The sultan has now reversed that by booting out that people-elected government and handed over the power to a coalition which failed to secure the sufficient numbers.

Even the victories of at least two of the three independents – both first time state assemblypersons - can be confidently said to be due to their party and not their personalities.

Thus, the best thing the sultan could have done was to send the matter back to the rakyat so that they can decide who they want to be in the state government.

“He is the guardian of his people. He must listen to their wishes. He cannot make a decision which the majority of his subjects do no approve,” said constitutional expert professor Abdul Aziz Bari.

“If we thought a constitutional crisis was looming yesterday, well it is with us today. Perak is facing a constitutional crisis and it is caused by its own sultan,” he added.

Abdul Aziz has a valid point. The sultan just needed to look at the various blogs, SMSes or even his own official website to get a glimpse of his rakyat’s thinking on the matter. He need not have to venture far out of his palace to determine the feeling of the people.

Can he stop further defections?

Secondly, the moral issue of letting a state government be formed with the aid of defectors, especially when some of them are scandal-tainted.

najib meet with sultan perak pc 050209 02The sultan could have advised BN to seek by-elections for the seats of the four defectors from Pakatan. He could have done this at the meeting with Najib. However, it is almost certain that BN would not have agreed to this as the outcome would not have been favourable at all.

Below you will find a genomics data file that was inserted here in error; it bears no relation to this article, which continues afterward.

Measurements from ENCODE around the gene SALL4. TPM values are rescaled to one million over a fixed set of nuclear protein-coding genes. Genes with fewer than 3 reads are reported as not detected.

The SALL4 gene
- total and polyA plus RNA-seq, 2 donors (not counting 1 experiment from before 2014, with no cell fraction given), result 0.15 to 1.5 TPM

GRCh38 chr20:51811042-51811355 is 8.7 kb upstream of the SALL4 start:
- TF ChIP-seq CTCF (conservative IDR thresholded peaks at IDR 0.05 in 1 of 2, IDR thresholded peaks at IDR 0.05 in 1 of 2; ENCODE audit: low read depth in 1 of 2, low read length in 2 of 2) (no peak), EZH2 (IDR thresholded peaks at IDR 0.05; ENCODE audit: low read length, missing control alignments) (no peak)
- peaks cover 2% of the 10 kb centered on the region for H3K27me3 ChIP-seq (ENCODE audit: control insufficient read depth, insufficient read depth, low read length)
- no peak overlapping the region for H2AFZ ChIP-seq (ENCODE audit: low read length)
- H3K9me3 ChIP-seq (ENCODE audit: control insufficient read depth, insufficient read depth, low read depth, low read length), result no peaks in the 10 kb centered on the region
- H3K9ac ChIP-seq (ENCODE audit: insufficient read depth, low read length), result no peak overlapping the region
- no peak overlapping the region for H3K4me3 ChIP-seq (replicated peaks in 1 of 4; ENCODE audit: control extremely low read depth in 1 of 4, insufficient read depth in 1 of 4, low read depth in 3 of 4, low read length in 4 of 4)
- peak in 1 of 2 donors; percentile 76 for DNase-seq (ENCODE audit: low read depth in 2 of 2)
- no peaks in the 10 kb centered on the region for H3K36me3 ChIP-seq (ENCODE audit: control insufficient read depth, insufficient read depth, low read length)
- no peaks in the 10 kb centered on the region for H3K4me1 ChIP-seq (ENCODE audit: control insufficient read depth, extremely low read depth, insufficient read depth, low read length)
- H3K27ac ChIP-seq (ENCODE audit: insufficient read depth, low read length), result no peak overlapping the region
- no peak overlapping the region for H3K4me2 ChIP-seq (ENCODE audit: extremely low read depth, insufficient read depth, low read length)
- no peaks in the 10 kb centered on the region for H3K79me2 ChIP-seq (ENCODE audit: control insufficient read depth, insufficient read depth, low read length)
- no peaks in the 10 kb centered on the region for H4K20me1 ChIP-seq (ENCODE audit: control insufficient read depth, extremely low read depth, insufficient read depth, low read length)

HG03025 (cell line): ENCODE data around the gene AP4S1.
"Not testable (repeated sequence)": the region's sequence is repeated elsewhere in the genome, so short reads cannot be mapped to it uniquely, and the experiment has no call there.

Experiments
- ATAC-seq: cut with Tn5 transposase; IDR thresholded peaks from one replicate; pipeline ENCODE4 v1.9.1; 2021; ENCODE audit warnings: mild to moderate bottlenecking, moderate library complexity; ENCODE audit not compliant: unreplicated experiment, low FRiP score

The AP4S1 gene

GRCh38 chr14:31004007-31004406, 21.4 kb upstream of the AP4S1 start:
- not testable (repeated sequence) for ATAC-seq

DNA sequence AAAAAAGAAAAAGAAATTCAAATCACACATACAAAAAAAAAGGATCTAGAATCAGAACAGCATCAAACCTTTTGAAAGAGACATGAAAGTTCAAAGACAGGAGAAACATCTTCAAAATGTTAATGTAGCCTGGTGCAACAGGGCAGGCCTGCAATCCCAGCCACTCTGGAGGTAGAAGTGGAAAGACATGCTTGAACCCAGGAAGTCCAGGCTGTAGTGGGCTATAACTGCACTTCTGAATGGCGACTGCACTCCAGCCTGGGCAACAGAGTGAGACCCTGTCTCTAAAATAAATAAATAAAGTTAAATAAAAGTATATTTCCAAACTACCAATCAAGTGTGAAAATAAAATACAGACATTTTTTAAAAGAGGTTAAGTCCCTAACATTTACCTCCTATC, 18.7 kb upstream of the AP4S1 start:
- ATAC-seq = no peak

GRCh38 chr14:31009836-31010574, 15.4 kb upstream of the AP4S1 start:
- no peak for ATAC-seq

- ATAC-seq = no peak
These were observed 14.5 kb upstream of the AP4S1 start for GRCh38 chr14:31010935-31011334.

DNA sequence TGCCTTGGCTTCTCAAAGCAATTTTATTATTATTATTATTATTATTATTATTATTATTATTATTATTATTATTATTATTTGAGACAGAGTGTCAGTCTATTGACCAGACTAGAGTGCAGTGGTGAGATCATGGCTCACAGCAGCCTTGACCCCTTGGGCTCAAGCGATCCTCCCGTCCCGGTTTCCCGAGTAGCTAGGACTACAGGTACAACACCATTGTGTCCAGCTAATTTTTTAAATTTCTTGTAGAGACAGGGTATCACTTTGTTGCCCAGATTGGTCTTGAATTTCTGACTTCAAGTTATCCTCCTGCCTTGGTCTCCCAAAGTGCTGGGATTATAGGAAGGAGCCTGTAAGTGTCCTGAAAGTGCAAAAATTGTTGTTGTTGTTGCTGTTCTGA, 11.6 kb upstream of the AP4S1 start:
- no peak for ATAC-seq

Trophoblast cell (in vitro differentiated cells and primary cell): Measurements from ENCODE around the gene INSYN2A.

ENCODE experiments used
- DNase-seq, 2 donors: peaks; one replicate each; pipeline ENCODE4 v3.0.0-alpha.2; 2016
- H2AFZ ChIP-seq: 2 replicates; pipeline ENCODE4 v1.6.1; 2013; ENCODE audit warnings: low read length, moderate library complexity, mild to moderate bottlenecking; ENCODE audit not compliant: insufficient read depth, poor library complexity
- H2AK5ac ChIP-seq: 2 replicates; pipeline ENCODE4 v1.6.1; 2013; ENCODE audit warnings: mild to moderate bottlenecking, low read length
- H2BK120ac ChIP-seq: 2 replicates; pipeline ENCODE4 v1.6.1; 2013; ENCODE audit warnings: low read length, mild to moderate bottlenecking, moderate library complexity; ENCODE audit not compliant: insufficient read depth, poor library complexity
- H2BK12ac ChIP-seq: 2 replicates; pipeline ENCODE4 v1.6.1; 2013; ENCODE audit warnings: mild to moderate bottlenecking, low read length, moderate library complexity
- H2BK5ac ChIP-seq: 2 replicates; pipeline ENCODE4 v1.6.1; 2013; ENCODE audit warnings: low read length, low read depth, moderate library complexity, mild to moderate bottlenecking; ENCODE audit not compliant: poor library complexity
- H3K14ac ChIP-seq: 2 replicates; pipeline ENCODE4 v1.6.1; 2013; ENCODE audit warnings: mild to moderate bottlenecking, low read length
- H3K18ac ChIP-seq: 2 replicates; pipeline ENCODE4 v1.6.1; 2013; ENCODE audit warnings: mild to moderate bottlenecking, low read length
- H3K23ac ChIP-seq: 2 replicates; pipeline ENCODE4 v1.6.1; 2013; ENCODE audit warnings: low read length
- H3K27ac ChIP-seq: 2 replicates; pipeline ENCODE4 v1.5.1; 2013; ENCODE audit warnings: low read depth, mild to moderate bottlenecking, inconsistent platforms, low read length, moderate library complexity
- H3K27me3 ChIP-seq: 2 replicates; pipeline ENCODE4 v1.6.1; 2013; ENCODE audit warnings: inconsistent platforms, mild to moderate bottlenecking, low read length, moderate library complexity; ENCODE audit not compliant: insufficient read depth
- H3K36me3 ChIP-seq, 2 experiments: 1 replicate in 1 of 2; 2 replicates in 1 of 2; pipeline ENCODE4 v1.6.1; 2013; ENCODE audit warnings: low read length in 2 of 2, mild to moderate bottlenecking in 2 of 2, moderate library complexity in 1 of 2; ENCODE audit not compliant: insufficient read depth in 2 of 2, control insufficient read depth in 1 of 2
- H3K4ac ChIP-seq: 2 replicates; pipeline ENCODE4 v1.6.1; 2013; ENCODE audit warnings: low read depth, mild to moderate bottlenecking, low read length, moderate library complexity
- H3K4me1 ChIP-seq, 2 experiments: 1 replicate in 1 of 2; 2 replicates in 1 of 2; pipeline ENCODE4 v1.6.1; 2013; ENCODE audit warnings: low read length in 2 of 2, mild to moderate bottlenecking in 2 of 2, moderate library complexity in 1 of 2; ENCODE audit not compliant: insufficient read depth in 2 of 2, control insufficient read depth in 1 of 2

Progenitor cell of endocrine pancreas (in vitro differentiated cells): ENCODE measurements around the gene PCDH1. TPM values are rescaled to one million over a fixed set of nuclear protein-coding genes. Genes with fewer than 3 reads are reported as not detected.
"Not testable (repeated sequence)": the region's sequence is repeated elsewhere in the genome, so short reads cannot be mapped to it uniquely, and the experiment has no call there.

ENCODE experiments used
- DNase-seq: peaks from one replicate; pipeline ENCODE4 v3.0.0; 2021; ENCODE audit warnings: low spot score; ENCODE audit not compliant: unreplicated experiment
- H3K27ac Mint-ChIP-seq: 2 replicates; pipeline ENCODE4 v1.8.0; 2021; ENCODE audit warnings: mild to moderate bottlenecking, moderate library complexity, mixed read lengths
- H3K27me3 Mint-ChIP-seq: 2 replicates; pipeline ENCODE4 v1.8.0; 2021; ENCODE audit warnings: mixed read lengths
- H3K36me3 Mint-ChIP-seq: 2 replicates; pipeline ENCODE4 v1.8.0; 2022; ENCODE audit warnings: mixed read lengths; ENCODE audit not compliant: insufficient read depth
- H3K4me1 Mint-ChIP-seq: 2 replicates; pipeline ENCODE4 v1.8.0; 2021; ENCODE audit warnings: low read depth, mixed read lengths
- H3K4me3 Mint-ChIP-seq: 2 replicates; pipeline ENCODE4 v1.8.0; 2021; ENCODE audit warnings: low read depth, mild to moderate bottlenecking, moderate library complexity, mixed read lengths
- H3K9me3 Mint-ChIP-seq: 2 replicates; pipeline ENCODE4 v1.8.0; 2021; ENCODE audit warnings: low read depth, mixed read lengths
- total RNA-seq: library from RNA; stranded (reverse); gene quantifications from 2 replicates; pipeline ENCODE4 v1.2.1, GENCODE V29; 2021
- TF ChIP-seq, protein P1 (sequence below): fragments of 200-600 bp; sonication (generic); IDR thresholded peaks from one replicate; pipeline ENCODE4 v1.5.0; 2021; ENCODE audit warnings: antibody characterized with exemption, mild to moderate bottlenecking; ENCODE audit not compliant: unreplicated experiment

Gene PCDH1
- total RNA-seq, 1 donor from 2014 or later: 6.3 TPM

Likewise, the four defectors themselves would not have agreed, simply because they could have been barred from contesting since they had resigned to allow the by-elections.

The sultan is learnt to have grilled the four defectors on the loyalty to the BN government. He had also sought and gained oral and written undertakings from them that they would not rock the new government.

But what’s the use of these undertakings. The sultan similarly took such undertakings from all Pakatan representatives last March before they could form the government and yet there were defections.

For all it matters, such undertakings are worthless. There is nothing to stop further defections from BN to Pakatan and the sultan would have to undergo the whole process all over again.

Given such circumstances, the sultan could have taken the best option out by dissolving the state assembly to call for a fresh mandate from the people.

What about his own convictions?

And finally, the sultan seemed to have forgotten his own convictions in such matters.

Flashback to 2004 – in his book, Constitutional Monarchy, Rule of Law and Good Governance, the sultan wrote:

"Under normal circumstances, it is taken for granted that the Yang di-Pertuan Agong would not withhold his consent to a request for dissolution of parliament. His role is purely formal."

He also added that no sultan or agung had withheld consent to dissolve legislative body, except in Kelantan in 1977.

“With his decision now, it looks like what he wrote was just rhetoric...without any convictions,” added Abdul Aziz.

The decision of the sultan to deny Mohd Nizar’s request for the dissolution also indicated that the sultan had seemingly subjected himself to a higher political power play.

And coming in his 25th year as the state ruler – celebrations were held on Tuesday – the decision by the sultan in handing over powers to the BN government without his subjects having any say is very disappointing to say the least.

To put in bluntly, the decision of the sultan – who is the custodian of the people, their protector and someone who is suppose to act for the people – had just killed any semblance of democracy in the Perak.